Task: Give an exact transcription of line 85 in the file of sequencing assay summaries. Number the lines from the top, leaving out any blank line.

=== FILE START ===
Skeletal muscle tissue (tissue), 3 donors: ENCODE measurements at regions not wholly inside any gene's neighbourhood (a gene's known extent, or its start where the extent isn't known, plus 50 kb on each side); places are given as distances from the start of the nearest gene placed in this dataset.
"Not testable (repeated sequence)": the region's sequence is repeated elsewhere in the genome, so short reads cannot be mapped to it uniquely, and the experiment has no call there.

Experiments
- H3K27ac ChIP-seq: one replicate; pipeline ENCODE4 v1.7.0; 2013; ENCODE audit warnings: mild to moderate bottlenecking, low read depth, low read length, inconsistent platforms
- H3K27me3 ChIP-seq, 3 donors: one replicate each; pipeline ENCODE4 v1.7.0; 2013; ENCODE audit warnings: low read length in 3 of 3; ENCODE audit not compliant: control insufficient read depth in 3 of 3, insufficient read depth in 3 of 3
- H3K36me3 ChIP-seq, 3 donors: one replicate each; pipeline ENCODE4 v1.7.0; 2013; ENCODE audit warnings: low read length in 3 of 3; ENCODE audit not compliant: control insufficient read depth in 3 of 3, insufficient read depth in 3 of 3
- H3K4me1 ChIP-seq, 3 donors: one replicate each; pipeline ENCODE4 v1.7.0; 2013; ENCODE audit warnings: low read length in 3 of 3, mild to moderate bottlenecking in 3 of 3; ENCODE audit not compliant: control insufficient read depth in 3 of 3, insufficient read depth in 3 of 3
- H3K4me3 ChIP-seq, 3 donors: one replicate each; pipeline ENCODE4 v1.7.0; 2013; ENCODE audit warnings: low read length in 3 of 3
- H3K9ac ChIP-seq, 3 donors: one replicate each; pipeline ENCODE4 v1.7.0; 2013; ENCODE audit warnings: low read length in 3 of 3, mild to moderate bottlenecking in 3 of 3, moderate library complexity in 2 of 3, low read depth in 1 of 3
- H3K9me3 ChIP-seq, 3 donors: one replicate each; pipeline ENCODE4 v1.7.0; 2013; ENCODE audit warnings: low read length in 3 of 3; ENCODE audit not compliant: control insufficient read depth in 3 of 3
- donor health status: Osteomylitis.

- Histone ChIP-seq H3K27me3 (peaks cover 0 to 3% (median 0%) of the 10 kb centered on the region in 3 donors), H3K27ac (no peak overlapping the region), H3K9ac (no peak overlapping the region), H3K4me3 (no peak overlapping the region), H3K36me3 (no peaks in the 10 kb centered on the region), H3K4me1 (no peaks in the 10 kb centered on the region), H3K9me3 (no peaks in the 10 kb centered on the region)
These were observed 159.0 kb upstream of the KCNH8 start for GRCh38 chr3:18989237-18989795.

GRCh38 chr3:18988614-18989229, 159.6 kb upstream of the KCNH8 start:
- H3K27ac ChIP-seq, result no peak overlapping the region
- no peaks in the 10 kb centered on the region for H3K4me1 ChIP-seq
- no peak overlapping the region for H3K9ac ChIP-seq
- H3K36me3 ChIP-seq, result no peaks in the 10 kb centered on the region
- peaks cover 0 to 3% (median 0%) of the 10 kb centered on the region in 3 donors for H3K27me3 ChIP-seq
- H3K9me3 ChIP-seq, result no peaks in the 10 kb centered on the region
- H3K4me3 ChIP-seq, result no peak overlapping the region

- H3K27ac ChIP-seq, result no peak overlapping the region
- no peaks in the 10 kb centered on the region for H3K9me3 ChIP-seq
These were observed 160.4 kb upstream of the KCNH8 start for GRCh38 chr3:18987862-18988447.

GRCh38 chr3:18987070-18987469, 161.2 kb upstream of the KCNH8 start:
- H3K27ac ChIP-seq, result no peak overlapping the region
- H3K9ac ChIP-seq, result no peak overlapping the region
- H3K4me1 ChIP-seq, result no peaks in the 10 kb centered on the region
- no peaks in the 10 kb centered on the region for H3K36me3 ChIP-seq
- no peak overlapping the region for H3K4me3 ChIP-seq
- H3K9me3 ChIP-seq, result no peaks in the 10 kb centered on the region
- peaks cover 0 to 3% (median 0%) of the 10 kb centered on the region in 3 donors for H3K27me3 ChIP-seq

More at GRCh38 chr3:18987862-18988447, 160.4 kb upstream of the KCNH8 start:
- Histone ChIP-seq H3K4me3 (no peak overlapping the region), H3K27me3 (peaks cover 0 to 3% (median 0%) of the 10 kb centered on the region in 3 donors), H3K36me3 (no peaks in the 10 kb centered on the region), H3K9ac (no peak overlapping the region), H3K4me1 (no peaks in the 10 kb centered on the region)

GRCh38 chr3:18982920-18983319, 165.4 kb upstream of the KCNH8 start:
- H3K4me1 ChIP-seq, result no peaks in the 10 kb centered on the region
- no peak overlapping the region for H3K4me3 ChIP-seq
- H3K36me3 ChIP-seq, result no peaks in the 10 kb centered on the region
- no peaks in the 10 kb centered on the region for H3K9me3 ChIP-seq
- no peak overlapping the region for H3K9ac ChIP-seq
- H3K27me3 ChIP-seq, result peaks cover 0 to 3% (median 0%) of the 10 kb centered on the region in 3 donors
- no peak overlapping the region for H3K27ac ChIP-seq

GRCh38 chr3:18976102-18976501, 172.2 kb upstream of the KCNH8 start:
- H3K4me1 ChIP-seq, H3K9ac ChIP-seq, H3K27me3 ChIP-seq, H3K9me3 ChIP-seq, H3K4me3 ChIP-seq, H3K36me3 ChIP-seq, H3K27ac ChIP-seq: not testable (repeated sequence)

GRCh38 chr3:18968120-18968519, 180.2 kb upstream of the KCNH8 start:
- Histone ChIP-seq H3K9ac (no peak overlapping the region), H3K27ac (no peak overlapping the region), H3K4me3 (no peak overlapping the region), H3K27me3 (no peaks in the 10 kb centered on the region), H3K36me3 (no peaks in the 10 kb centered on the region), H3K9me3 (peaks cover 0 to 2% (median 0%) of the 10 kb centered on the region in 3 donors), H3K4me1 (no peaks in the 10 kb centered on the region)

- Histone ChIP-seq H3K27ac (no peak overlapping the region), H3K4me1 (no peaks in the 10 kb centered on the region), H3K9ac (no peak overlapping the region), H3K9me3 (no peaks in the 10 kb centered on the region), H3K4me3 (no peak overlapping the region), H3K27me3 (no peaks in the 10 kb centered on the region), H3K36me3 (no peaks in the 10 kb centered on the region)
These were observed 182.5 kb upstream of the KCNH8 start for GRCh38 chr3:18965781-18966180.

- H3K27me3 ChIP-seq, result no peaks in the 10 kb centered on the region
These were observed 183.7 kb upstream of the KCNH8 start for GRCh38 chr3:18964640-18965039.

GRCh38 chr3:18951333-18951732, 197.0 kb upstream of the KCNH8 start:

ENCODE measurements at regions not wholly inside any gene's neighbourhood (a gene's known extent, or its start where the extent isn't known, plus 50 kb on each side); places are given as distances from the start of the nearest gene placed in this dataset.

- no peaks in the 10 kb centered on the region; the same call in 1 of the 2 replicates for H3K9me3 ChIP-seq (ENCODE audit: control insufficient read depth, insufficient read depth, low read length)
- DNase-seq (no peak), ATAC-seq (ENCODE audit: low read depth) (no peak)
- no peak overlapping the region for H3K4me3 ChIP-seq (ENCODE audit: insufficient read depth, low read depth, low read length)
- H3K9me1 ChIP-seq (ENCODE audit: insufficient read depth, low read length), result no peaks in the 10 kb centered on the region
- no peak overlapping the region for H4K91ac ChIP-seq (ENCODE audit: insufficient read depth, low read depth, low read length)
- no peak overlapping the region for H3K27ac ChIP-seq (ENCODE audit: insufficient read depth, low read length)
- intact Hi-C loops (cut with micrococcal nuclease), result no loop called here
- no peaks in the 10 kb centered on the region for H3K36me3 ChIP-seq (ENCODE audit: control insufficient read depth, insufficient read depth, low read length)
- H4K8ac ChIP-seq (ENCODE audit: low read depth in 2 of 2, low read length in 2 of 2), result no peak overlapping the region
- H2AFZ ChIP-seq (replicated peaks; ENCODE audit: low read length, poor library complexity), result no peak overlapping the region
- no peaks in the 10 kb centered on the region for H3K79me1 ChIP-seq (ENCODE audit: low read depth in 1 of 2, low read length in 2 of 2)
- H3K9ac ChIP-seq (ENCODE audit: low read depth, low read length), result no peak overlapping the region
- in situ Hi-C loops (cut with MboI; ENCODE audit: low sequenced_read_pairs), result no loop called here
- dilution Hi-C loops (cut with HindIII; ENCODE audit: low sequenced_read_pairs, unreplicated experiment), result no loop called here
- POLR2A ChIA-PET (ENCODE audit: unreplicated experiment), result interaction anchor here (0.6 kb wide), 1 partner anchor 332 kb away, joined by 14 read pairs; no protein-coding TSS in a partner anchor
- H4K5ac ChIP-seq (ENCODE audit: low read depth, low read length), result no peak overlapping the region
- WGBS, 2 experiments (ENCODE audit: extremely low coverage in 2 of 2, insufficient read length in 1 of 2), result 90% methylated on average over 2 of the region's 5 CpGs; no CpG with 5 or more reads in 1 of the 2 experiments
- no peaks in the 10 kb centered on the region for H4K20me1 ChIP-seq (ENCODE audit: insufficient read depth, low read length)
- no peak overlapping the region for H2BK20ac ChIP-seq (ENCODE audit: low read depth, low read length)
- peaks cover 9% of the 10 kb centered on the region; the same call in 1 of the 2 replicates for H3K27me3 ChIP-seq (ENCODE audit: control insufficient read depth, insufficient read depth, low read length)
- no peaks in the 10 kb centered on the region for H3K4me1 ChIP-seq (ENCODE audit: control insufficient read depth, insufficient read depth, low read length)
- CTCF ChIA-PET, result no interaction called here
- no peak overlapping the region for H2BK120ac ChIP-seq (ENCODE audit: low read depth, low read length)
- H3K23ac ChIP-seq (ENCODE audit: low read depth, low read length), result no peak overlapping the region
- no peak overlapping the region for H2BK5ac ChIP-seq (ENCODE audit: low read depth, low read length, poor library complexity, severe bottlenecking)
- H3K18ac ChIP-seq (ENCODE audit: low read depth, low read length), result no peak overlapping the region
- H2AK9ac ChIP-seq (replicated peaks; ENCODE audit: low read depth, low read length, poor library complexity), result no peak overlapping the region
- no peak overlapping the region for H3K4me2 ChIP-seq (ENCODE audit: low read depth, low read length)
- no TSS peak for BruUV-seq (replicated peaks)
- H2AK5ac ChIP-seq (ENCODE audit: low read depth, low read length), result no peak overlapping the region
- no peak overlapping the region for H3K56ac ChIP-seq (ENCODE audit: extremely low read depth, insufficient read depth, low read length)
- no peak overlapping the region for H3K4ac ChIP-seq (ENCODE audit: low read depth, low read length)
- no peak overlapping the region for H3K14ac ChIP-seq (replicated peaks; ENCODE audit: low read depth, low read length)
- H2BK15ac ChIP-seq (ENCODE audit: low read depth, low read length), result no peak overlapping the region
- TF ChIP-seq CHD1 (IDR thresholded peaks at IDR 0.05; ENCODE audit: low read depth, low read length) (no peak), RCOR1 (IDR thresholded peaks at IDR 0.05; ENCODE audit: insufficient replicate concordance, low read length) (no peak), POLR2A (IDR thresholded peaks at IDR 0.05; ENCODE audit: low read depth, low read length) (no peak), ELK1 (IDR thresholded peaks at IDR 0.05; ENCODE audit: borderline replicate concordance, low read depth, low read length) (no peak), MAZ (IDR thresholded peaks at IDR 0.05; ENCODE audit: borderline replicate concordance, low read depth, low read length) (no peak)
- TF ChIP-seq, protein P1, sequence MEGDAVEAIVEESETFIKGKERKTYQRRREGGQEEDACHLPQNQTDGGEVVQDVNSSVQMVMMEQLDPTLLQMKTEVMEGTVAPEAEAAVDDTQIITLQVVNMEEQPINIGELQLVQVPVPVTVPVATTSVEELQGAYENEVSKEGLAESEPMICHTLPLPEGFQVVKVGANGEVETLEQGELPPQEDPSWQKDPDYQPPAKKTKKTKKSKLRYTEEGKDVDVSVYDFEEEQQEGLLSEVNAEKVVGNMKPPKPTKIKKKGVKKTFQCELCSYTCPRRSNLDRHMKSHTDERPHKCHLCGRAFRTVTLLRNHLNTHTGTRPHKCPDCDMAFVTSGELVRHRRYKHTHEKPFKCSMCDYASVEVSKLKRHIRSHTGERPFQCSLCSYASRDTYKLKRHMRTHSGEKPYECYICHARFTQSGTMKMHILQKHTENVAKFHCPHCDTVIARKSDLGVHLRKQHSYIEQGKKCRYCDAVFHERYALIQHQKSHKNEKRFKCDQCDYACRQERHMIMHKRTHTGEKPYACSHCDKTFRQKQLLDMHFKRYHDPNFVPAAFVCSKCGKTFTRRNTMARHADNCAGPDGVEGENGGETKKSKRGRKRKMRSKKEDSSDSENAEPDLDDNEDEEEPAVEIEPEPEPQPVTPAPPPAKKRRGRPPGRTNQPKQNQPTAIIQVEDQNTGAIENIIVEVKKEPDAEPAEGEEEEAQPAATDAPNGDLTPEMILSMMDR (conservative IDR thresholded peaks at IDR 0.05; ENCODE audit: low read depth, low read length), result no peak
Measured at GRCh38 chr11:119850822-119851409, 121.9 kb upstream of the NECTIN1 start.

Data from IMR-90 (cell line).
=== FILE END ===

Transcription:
- no peak overlapping the region for H3K14ac ChIP-seq (replicated peaks; ENCODE audit: low read depth, low read length)